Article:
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Pennsylvania State University

The benefits of using sound to separate cells over conventional more aggressive methods me...

Researchers from MIT, Carnegie Mellon University and Pennsylvania State University have developed a novel technique of separating cells with the use of a gentle sound wave. The technique could potentially be used to screen a patient's blood, allowing medical practitioners to isolate rare tumor cells synonymous with diseases such as cancer.  Read More

Astronomers have disproved the existence of two exoplanets thought to orbit Gliese 581 in ...

Those packing their bags for a trip to the two potentially habitable exoplanets previously claimed to be orbiting the red dwarf star Gliese 581 had better rethink their travel plans. Astronomers at Pennsylvania State University say the planets, Gliese 581 d and Gliese 581 g, don't actually exist.  Read More

The super-stretchy graphene yarn

Copper electrical wiring may soon be facing some stiff competition – or actually, some very stretchy competition. Scientists at Pennsylvania State University and Japan's Shinshu University recently created a "super-stretchable" conductive yarn made from graphene.  Read More

The 'head' of the WatchStander system, incorporating a video camera and a 12 million candl...

Today's ships are equipped with radar systems that let them identify other ships from a distance, and while that works well enough for collision avoidance, those systems aren't the greatest at detecting small watercraft ... such as the low-slung skiffs often used by pirates. That's where WatchStander comes in. It's a radar system that's designed to pick out such boats, and then deter their crews before they can attack.  Read More

'Test sausages' used in the development of the antimicrobial film

In recent years, we've heard about bacteria-killing food packaging materials that incorporate sorbic acid, silver, and montmorillonite clay. One of the latest such developments along those lines is a film that protects meat from spoilage using essential oils or nanoparticles. Additionally, because the film is edible, it could even be incorporated right into meat products.  Read More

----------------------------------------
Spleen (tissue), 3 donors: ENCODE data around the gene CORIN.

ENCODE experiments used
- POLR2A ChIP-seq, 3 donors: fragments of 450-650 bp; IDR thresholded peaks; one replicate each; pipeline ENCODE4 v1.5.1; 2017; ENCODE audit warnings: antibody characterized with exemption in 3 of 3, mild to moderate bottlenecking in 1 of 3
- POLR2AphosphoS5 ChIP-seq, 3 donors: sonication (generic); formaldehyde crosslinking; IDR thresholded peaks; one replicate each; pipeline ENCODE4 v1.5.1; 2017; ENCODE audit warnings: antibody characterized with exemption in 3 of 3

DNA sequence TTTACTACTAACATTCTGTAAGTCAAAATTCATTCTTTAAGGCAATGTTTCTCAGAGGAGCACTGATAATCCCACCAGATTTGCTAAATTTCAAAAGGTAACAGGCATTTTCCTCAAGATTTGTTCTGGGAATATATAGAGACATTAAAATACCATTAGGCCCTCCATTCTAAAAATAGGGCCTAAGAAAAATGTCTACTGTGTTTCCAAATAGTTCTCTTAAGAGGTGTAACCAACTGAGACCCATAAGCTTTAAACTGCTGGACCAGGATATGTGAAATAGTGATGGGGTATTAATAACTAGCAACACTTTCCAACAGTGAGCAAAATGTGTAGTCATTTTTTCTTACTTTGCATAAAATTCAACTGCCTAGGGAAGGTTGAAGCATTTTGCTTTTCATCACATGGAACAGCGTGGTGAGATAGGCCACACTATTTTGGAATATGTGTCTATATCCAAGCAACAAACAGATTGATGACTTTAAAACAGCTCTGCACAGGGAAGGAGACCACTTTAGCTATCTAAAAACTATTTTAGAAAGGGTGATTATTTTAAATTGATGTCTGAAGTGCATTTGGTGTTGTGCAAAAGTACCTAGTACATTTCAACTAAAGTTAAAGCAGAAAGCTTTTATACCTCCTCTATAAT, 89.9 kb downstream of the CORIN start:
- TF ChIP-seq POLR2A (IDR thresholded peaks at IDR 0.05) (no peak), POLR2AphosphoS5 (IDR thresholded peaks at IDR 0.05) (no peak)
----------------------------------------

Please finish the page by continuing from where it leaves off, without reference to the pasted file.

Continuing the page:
Apparatus X is the work of a team of engineering and architecture students at Pennsylvania...

Inspired by a perceived lack of adequate services for victims of 2005's Hurricane Katrina, a team of engineering and architecture students at Pennsylvania State University have joined forces to create something that can help. The result, dubbed Apparatus X, is a work-in-progress concept that seeks to transform an aging RV into a flexible unit that can serve as an off-grid disaster relief vehicle, a micro-home, and a mobile design studio.  Read More

It may someday be possible to ascertain someone's appearance by analyzing their DNA

As any fan of just about any TV cop show will tell you, it's possible to determine someone's sex and race based on a sample of their DNA. In the future, however, such samples may provide police with even more valuable information ... they might allow investigators to construct an image of the person's face.  Read More

A close look at one of the nanomotors (inset), inside a living human cell

Imagine if it were possible to send tiny machines into living cells, where they could deliver medication, perform ultra-micro surgery, or even destroy the cell if needed. Well, we've recently come a little closer to being able to do so. Scientists at Pennsylvania State University have successfully inserted "nanomotors" into human cells, then remotely controlled those motors within the cells.  Read More

Artist's conception of WISE J1049-5319, with the brightly shining Sun 6.5 light years away...

In a day when we have examined astronomical objects shining forth from a time shortly after the Big Bang, one would think astronomers have a pretty good handle on what is in the immediate vicinity of the Solar System. That's why the recent report of a binary star lying only 6.5 light-years away came as rather a surprise to the astronomical community. The pair, called WISE J1049-5319 A and B, are brown dwarf stars and only two star systems – the triple star Alpha Centauri, and Barnard's Star – lie closer to our Sun.  Read More

Habitable zone distances around various types of stars (Image: Chester Herman)

Researchers at Penn state have developed a new method for calculating the habitable zone around stars. The computer model based on new greenhouse gas databases provides a tool to better estimate which exoplanets with sufficient atmospheric pressure might be able to maintain liquid water on their surface. The new model indicates that some of the nearly 300 possible Earth-like planets previously identified might be too close to their stars to to be habitable.  Read More

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